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For (old-school) hipness, gift macaroni macrame

Burt's Eye View

Here’s what I’m getting you for Christmas: one sturdy piece of cardboard; one bottle of Elmer’s glue; one can of gold spray paint; and one box of elbow macaroni.

Merry Christmas! It’s a rooster. Or a pig. Or a cow. Or whatever macaroni critter or creation your little crafter’s heart concocts.

When I was a kid, it seemed like every vacation Bible school or summer recreation camp involved gallons of glue and bales of macaroni boxes. Somewhere in my mom’s kitchen lurks a rooster that I, as an 8-year-old, expertly designed using nothing but uncooked pasta, a bottle of glue with an orange top and gold spray paint.

Or perhaps Mom has sold my macaroni doodle to the Cleveland Museum of Fine Arts and Pasta Productions by now. More likely, she scraped all those macaroni crafts clean when I was 15, boiled them, and served them to me as macaroni, Elmer’s and cheese. Moms do what they need to do to keep teenage boys fed. Otherwise, they gnaw on the couch. And as fast as boys chow down, they’re not likely to notice if something tastes a little pasty instead of pasta-y.

Grownups today complain about kids’ noses always being glued to an electronic screen. Back then, the grownups griped about our earlobes being glued to chunks of elbow macaroni (pirate earrings, of course).

Those days are gone, or so I thought. A quick Google search gave me flashbacks with titles such as “8 Macaroni Crafts for Kids,” “21 Unique Pasta Crafts You May Want to Try” and “63 Macaroni Crafts Ideas.”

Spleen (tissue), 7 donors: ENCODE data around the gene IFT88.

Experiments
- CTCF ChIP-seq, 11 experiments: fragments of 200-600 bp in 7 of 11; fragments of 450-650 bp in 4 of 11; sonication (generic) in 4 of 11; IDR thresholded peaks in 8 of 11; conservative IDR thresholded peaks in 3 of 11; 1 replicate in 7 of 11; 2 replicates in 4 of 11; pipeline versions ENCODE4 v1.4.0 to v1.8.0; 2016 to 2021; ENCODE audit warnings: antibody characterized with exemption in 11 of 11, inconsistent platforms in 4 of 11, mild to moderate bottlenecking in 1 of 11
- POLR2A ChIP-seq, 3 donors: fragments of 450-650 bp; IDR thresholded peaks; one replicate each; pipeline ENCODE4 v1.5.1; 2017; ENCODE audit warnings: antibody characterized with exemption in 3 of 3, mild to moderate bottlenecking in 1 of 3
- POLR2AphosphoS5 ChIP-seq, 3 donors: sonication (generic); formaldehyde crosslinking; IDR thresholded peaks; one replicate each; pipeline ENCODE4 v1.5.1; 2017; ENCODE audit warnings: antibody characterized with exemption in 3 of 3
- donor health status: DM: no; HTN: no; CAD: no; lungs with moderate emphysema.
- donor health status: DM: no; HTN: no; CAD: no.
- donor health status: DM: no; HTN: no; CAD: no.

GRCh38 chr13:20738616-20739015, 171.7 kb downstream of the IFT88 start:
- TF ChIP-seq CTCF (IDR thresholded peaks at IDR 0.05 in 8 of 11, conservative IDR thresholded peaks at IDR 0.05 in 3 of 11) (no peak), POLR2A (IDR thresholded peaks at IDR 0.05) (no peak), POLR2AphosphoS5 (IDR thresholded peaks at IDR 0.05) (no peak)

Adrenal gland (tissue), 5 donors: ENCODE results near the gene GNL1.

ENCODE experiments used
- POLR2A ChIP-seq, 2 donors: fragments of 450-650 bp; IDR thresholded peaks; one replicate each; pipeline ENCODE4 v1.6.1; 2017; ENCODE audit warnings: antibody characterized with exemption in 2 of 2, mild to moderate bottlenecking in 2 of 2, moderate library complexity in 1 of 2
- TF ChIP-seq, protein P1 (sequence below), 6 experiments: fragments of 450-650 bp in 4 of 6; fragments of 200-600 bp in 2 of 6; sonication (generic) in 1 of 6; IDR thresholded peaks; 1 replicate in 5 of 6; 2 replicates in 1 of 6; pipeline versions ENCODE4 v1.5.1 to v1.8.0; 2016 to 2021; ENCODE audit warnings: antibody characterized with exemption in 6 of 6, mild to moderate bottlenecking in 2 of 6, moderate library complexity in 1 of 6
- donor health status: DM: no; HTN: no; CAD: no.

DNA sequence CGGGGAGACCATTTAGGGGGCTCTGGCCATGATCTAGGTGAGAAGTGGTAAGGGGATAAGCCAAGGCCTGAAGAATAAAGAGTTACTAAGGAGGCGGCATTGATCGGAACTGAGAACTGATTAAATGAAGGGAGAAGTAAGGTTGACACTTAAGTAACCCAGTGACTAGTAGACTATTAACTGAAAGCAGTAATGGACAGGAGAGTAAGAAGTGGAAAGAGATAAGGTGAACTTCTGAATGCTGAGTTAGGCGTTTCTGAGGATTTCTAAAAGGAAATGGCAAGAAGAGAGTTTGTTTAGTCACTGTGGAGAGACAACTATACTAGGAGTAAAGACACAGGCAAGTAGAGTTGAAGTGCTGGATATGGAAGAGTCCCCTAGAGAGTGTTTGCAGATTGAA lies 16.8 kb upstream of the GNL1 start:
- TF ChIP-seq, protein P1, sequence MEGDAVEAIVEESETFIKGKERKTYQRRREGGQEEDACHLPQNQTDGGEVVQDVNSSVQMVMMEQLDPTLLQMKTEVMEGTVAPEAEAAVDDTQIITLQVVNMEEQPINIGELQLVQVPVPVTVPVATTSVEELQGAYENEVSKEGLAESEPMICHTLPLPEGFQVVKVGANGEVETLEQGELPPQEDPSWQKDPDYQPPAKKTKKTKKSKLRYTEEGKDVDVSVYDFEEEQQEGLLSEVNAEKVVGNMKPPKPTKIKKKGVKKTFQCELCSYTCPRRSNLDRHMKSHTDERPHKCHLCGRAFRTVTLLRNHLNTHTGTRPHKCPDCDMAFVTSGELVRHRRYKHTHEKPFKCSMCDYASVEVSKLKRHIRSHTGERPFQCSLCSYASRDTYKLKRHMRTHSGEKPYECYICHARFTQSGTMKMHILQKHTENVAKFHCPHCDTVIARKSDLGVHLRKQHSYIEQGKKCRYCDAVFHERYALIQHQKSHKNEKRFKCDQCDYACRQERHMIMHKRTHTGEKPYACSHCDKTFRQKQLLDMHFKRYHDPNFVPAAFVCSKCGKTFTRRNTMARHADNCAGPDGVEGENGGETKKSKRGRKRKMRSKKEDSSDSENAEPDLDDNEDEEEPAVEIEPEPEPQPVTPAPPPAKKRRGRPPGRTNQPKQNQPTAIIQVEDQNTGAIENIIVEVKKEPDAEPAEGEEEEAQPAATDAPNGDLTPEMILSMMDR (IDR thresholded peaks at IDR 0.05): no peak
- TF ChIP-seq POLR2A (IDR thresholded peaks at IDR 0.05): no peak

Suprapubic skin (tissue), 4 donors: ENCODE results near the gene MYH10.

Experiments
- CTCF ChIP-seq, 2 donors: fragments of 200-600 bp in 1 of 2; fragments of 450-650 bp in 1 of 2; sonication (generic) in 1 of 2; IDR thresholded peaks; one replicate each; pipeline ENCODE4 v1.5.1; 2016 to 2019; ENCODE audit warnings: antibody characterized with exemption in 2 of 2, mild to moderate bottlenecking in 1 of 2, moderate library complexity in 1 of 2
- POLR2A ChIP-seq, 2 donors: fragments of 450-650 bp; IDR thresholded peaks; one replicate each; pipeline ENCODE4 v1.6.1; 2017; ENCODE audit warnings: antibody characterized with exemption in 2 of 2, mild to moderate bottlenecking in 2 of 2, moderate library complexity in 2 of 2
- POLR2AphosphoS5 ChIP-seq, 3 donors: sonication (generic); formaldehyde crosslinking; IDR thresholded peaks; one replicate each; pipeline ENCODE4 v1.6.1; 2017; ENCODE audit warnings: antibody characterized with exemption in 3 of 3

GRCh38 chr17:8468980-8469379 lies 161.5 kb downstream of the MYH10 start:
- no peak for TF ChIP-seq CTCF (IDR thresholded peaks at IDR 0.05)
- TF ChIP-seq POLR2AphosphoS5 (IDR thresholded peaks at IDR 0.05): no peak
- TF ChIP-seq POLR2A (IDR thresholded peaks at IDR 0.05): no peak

While we younger kids encased the gluten in glue and gold, the older kids were inflicted with another craft craze — macrame. That was the art of tying knots in yarn or similar fabric to create a wall hangings that looked just like someone had, uh, tied a gob of knots in your yarn or similar fabric.

Our walls in the 1960s and 1970s were filled with knotted fabrics in all sorts of geometric patterns.

For a few years at our house, a macrame owl hung next to my macaroni rooster. Nobody knows where the macrame owl came from. One day, it was just there — waiting, I suspected, for Mom to cook the macaroni.

Macrame wasn’t just for walls. Every hanging basket had to be made of macrame. There were heavy fashion fines to pay if you simply hung a planter on your front porch without it being ensconced in macrame. The planter, I mean, not the porch — although one of my aunts was crafting a macrame porch cover. She wanted it to match the macrame garage cover that she knotted the previous year. My uncle drew the line at the macrame tractor cover. The yarn kept gumming up the engine and jamming the power take-off.

When we weren’t pasting pasta or knocking knots, you could find us in art class tie-dying T-shirts. While we splashed reds and blues and yellows all over the newspapers lining the fourth-grade floor, our art teacher — a real, live hippie — played a new album called “Diana Ross Introduces the Jackson 5.”

I bet it took Mr. Humphrey, our janitor, months to scrub all the hipness out of that classroom.

This Christmas, I’m giving you the hippie joy of my 1960s childhood. Now if I could just come up with a craft involving a pasta rooster wearing a knotted tie-die macrame apron that held a bowl of sea monkeys, that would be golden macaroni macrame.

— Craft yourself a Merry Little Christmas with Cole at burtseyeview@tribtoday.com, the Burton W. Cole page on Facebook, or www.burtonwcole.com.

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